This piece is part of an ongoing series on the unsung women of history. Read more here.
On her first trip away from her home in Ohio, in the early 1950s, a teenaged Muriel Siebert visited the New York Stock Exchange. Later, in her autobiography, she would recall the trading floor, seen from above, as a “sea of men in dark suits,” resounding with the “clamorous human buzz of… thousands of deals.” She declared to her friends that one day she’d come back there and ask for a job. Why not? The souvenir in her hand was a piece of ticker tape with her name printed on it, along with the words: “Welcome to the NYSE.” She held on to it throughout her career, clearly relishing the irony. Nobody made Muriel “Mickie” Siebert welcome on Wall Street. Every door that opened for her was one she kicked down for herself.
In 1954, Siebert returned to New York in a second-hand Studebaker to put her plan into action. There were women working on Wall Street as secretaries and support staff, but she hadn’t come all that way to help with someone else’s job. At university in Ohio she’d taken classes in business and was used to being the only girl in the room. But this was what she was born to do: “I could look at a page of numbers, and they would light up like a Broadway marquee,” she wrote later. She left college early when her father was diagnosed with terminal cancer, and didn’t take her degree, but in New York she quickly learned to fudge that detail. She landed a job as a researcher, at $65 a week, at the firm of Bache & Co. Paying attention to accounts that other people overlooked, especially in the fledgling aviation industry, she watched and learned.
By the mid-1960s, having switched firms several times, Siebert was ready to purchase her own seat on the stock exchange, which would allow her to buy and sell shares directly on the trading floor. There was no specific rule against a woman doing so—she checked—but she needed a backer, and went through nine male colleagues before one said yes. Small wonder that even after she clawed her way to her seat, in 1967, she remained the lone woman alongside 1,365 men for the next decade. The symbol of her exclusion was the ladies’ room, or lack of one, on the trading floor. “Not since I was a baby had so many people been so interested in my bathroom habits,” she recalled wryly. (Of course, no amount of paternalistic concern for her physical comfort prompted anyone to update the plumbing. A full 20 years later, there was still no ladies’ room on the seventh floor of the stock exchange, where the lunch club was located, until Siebert threatened to install a Porta-Potty.)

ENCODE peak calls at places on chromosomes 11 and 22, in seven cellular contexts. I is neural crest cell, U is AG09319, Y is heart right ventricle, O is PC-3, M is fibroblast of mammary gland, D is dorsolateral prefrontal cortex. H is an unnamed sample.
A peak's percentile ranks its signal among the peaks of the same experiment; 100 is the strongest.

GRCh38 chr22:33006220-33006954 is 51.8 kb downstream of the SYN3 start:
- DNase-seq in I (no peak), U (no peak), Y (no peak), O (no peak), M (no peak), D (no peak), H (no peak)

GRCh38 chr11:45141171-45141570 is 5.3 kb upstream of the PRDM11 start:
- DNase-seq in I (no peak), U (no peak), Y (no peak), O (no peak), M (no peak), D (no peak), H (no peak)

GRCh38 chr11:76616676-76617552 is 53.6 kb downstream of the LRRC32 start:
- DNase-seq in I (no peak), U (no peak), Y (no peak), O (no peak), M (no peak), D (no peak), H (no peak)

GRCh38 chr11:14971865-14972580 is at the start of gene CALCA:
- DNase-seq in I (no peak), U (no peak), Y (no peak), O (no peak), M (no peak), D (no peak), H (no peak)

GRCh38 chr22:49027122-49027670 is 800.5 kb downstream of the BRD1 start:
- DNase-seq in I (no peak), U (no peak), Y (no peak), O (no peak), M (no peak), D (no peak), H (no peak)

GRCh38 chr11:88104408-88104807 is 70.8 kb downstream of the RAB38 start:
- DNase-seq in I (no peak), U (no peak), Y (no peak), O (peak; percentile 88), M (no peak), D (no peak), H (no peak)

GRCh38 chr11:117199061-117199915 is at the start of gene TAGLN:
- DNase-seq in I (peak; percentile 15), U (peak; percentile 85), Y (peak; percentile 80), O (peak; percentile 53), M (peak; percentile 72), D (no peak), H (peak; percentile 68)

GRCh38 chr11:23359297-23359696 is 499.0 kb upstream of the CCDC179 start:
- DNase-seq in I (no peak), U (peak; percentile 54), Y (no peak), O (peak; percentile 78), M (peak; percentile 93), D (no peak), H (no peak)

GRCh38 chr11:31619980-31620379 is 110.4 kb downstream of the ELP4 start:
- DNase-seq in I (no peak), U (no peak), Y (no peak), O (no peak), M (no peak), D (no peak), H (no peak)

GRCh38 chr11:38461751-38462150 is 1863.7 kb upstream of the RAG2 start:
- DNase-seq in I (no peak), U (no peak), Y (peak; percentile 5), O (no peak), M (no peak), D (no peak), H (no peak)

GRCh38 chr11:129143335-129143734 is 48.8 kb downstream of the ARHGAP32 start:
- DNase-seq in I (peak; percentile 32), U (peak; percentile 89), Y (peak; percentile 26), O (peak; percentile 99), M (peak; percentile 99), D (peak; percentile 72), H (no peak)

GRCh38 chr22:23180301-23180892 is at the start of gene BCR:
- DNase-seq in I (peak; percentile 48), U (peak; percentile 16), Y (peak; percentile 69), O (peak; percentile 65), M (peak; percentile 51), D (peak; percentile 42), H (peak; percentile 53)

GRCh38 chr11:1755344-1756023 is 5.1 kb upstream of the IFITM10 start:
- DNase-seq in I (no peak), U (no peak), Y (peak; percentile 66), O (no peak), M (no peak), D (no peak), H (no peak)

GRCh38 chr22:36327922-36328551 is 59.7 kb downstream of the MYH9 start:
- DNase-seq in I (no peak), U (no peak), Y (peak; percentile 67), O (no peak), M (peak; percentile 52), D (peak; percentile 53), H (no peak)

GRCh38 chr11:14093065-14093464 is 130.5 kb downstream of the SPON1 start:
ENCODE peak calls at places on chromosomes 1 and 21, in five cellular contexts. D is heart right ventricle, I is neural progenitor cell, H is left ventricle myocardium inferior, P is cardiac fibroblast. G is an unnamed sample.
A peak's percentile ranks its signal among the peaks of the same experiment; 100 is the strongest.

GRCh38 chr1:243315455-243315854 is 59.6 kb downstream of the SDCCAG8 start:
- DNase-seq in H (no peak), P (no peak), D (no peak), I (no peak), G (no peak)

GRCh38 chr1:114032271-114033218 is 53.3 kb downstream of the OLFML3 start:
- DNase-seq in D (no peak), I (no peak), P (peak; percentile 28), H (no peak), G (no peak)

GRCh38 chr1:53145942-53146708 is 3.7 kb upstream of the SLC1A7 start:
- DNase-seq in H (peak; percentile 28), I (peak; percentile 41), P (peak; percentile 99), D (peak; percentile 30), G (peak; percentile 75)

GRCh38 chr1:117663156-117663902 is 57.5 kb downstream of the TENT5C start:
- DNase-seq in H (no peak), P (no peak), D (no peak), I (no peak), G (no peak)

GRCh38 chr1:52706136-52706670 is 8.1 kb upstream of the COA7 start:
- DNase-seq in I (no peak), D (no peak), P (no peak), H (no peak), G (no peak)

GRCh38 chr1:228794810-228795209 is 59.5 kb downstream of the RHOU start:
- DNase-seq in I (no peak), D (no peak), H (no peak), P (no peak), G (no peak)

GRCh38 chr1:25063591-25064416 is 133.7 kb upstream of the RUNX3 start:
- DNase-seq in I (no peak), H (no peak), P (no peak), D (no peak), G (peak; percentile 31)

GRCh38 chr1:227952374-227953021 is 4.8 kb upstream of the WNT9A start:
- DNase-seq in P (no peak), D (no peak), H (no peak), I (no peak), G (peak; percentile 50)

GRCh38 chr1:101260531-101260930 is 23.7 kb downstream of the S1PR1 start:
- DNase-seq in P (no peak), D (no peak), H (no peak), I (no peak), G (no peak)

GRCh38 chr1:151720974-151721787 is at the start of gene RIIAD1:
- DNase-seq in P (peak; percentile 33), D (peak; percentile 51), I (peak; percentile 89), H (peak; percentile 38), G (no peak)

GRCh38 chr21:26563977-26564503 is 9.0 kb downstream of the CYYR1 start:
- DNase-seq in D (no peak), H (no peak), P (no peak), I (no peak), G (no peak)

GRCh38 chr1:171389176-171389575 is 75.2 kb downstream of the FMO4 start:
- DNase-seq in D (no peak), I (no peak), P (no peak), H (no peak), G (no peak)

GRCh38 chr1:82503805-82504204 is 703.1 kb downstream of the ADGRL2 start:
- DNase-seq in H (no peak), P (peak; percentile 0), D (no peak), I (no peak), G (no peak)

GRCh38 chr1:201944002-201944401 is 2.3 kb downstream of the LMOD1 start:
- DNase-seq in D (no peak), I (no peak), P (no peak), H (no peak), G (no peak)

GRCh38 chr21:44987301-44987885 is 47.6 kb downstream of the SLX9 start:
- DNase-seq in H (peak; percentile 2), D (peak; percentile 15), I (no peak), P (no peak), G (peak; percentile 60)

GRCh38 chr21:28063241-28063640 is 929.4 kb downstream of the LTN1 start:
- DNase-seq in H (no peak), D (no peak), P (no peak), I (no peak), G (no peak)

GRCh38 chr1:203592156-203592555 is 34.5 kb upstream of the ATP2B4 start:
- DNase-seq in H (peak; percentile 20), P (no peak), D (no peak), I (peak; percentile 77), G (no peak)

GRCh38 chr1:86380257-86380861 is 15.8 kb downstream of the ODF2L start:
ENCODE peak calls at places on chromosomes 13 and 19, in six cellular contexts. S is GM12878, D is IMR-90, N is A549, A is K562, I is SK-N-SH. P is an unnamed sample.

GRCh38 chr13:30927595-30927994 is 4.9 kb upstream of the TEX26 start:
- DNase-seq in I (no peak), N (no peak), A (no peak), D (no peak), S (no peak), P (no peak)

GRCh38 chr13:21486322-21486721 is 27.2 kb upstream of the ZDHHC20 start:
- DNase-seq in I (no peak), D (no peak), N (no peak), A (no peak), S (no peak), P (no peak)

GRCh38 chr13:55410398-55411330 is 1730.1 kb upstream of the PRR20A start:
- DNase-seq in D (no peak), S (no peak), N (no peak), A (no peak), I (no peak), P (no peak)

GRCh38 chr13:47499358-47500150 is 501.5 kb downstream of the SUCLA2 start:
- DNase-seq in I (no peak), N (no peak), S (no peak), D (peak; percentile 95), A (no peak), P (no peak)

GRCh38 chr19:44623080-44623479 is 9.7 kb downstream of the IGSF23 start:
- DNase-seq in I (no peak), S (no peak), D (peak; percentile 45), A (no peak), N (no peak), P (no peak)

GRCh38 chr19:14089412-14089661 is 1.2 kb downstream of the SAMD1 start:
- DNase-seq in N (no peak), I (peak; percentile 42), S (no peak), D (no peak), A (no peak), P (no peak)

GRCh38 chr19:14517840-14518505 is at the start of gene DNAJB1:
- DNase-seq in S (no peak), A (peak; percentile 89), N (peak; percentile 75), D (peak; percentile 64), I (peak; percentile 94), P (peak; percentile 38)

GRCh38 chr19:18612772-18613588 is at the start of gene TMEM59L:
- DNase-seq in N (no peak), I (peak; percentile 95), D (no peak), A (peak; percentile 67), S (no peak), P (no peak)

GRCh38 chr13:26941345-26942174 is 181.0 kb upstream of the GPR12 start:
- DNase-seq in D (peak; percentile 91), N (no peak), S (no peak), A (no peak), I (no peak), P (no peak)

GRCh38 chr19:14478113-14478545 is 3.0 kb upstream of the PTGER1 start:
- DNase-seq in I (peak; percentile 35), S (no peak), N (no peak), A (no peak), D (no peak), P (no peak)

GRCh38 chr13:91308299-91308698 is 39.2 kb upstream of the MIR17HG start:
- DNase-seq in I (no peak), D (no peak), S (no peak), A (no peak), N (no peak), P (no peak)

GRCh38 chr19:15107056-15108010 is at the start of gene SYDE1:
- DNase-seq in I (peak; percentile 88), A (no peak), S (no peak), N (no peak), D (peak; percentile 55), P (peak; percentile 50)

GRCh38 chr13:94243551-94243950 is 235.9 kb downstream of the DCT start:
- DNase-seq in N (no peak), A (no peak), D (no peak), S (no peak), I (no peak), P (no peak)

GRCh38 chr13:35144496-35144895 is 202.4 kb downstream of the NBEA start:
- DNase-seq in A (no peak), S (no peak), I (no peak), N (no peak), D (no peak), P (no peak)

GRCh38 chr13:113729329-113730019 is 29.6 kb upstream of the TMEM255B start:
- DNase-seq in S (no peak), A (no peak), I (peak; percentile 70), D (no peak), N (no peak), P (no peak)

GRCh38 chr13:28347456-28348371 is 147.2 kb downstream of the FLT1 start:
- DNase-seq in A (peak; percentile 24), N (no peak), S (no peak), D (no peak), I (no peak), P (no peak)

Siebert’s career can be tracked through articles about the changing status of women in the workplace. In 1968, when TIME examined the “outright or subtle discrimination” working women faced, it highlighted another of her signature fights: women’s access to the important deal-making that went on in the city’s all-male lunch clubs. Being Jewish only highlighted Siebert’s sense of exclusion, during years in which anti-Semitism was commonplace in the corporate world. By 2008, TIME again pointed to Siebert, this time to show how far the finance world had come. The magazine noted that one-third of the young professionals working on Wall Street were women—although as the head of her own firm, Siebert was still a rarity.
In 1977, Siebert stepped aside from running her firm to serve as New York’s first female superintendent of banking, and took great pride in the fact that no banks failed during the five financially rocky years of her tenure. After a failed run at the Republican nomination for the U.S. Senate, she returned to her brokerage firm, and resumed fighting campaigns her own way: with money and chutzpah, both of which she had in ample supply. She spent a large chunk of her fortune funding women in business, promoting financial literacy and supporting animal-welfare charities. Siebert was inseparable from her longhaired Chihuahua, Monster Girl (followed by Monster Girl 2)—a kindred spirit of a creature, that couldn’t be cowed by “the big dogs.”
When she died in 2013 at the age of 84 (not 80, as first reported—throughout her career she’d found it useful to shave four years off her age), Siebert was celebrated as a trailblazer. But her own word for herself—maverick—might be closer to the truth. The Enron scandal, which she discussed in the final pages of her 2003 autobiography, shocked her to the core, and in 2008 she argued that the instigators of the financial crisis should go to jail. Progress, she knew, wasn’t as simple as helping other women follow in her path, because their fights would not be the same as hers. “You have to keep fighting,” as she told an audience in 1992, warning them against complacency. The ladies’ room was just the beginning.
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